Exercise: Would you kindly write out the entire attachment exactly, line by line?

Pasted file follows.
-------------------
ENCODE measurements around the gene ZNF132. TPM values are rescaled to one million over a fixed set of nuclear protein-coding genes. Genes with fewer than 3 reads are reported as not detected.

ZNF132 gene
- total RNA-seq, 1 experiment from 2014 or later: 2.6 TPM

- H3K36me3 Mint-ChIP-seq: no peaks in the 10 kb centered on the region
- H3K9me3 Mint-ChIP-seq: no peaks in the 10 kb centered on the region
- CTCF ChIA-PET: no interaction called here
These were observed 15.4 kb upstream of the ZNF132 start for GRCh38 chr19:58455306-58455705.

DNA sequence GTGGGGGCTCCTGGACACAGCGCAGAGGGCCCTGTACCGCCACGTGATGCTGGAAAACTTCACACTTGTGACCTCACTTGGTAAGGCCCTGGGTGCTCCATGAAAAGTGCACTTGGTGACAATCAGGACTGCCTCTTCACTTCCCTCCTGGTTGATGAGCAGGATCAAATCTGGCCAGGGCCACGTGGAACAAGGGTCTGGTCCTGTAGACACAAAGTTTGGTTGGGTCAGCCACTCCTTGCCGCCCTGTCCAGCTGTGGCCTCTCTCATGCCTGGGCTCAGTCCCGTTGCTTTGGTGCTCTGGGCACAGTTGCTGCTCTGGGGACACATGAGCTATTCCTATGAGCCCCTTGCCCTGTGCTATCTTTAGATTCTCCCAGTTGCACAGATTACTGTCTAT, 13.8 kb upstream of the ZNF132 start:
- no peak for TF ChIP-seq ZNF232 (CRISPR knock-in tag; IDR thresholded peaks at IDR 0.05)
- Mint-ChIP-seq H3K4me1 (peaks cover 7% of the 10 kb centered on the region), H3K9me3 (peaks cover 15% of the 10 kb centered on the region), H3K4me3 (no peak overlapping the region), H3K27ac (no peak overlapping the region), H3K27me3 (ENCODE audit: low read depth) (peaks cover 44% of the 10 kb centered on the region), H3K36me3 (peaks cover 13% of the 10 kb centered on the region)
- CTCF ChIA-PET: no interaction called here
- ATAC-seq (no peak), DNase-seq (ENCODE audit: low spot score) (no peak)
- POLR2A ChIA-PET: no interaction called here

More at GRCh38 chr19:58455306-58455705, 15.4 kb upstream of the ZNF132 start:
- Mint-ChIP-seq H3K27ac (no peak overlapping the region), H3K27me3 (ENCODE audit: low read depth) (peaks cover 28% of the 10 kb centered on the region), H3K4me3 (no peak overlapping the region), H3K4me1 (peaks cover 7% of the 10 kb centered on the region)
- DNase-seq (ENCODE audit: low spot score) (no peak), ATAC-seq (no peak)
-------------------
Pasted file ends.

ENCODE measurements around the gene ZNF132. TPM values are rescaled to one million over a fixed set of nuclear protein-coding genes. Genes with fewer than 3 reads are reported as not detected.

ZNF132 gene
- total RNA-seq, 1 experiment from 2014 or later: 2.6 TPM

- H3K36me3 Mint-ChIP-seq: no peaks in the 10 kb centered on the region
- H3K9me3 Mint-ChIP-seq: no peaks in the 10 kb centered on the region
- CTCF ChIA-PET: no interaction called here
These were observed 15.4 kb upstream of the ZNF132 start for GRCh38 chr19:58455306-58455705.

DNA sequence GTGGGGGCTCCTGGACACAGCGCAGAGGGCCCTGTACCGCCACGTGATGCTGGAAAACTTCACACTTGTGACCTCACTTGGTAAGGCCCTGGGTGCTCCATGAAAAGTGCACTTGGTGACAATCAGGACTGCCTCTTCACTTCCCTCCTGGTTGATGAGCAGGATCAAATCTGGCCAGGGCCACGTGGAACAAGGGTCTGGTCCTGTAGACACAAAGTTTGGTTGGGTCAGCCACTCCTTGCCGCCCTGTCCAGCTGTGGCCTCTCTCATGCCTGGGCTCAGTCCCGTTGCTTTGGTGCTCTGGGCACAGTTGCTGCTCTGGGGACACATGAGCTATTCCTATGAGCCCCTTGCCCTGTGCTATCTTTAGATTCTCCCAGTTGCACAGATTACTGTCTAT, 13.8 kb upstream of the ZNF132 start:
- no peak for TF ChIP-seq ZNF232 (CRISPR knock-in tag; IDR thresholded peaks at IDR 0.05)
- Mint-ChIP-seq H3K4me1 (peaks cover 7% of the 10 kb centered on the region), H3K9me3 (peaks cover 15% of the 10 kb centered on the region), H3K4me3 (no peak overlapping the region), H3K27ac (no peak overlapping the region), H3K27me3 (ENCODE audit: low read depth) (peaks cover 44% of the 10 kb centered on the region), H3K36me3 (peaks cover 13% of the 10 kb centered on the region)
- CTCF ChIA-PET: no interaction called here
- ATAC-seq (no peak), DNase-seq (ENCODE audit: low spot score) (no peak)
- POLR2A ChIA-PET: no interaction called here

More at GRCh38 chr19:58455306-58455705, 15.4 kb upstream of the ZNF132 start:
- Mint-ChIP-seq H3K27ac (no peak overlapping the region), H3K27me3 (ENCODE audit: low read depth) (peaks cover 28% of the 10 kb centered on the region), H3K4me3 (no peak overlapping the region), H3K4me1 (peaks cover 7% of the 10 kb centered on the region)
- DNase-seq (ENCODE audit: low spot score) (no peak), ATAC-seq (no peak)